Renaming Of Harney Peak Still On Hold At Federal Level
The U.S. Board on Geographic Names has not yet made a decision on changing the name of Harney Peak in the Black Hills. The board discussed the topic at its April meeting, held last week, but failed to come to a consensus.
Executive director Lou Yost says the board will probably take up the issue again at its June 9 or July 14 meeting.
A drive to rename the peak started last year, when traditional Lakota people joined with a relative of William Harney to push for the change. General Harney led U.S. Army troops in an 1855 massacre of Lakota people at Blue Water Creek in Nebraska.
Harney Peak is the site of a spring ritual sacred to indigenous people.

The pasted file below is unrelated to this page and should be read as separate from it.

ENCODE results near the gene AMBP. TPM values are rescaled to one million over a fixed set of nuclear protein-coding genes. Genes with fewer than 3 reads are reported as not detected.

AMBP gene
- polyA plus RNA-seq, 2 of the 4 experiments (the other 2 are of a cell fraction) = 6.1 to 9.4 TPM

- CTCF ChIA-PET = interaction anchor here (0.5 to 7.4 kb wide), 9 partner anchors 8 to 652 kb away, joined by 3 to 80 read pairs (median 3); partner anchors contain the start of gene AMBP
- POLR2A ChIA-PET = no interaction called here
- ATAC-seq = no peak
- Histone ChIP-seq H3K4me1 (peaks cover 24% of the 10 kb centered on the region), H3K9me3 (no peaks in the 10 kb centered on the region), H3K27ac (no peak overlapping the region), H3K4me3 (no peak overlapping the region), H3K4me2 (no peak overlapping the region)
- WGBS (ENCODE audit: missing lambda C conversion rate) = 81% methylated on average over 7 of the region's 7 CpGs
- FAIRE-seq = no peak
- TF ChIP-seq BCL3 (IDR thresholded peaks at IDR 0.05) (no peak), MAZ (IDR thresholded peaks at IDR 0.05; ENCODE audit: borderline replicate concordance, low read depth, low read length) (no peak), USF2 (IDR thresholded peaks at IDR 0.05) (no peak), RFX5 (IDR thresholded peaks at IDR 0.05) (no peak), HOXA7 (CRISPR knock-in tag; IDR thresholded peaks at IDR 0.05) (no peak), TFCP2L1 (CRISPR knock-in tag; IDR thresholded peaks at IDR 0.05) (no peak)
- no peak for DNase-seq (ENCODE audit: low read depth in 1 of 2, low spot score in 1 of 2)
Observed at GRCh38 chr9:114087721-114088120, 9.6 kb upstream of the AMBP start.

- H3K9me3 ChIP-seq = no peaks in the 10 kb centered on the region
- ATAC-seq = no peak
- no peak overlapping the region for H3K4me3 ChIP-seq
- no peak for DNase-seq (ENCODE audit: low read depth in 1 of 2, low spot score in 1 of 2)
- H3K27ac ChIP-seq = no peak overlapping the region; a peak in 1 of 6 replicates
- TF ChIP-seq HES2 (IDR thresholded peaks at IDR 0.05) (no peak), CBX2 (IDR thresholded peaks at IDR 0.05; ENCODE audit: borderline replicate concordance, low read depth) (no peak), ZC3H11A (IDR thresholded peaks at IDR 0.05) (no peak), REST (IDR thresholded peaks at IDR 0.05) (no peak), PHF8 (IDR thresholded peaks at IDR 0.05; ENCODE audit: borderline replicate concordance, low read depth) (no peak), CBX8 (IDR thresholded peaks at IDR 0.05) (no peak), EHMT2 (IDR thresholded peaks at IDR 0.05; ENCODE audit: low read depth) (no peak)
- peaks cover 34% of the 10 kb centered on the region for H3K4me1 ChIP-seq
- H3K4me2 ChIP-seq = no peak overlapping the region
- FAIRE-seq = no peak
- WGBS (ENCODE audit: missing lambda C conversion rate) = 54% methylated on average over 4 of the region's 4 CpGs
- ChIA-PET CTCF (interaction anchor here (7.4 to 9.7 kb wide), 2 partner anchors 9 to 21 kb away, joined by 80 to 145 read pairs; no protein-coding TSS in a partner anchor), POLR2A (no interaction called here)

After holding a series of public hearings, the South Dakota Board on Geographic Names initially approved changing the name. But that board received additional opposition after public hearings had ended, and there was no consensus on a new name, so the state board ultimately supported leaving the name as it is.
Earlier this year, the South Dakota legislature passed a bill to put itself in control of deciding whether terms are offensive. After that law takes effect, anyone wanting to change the name of a geographic feature because it has an offensive name must go before the legislature.
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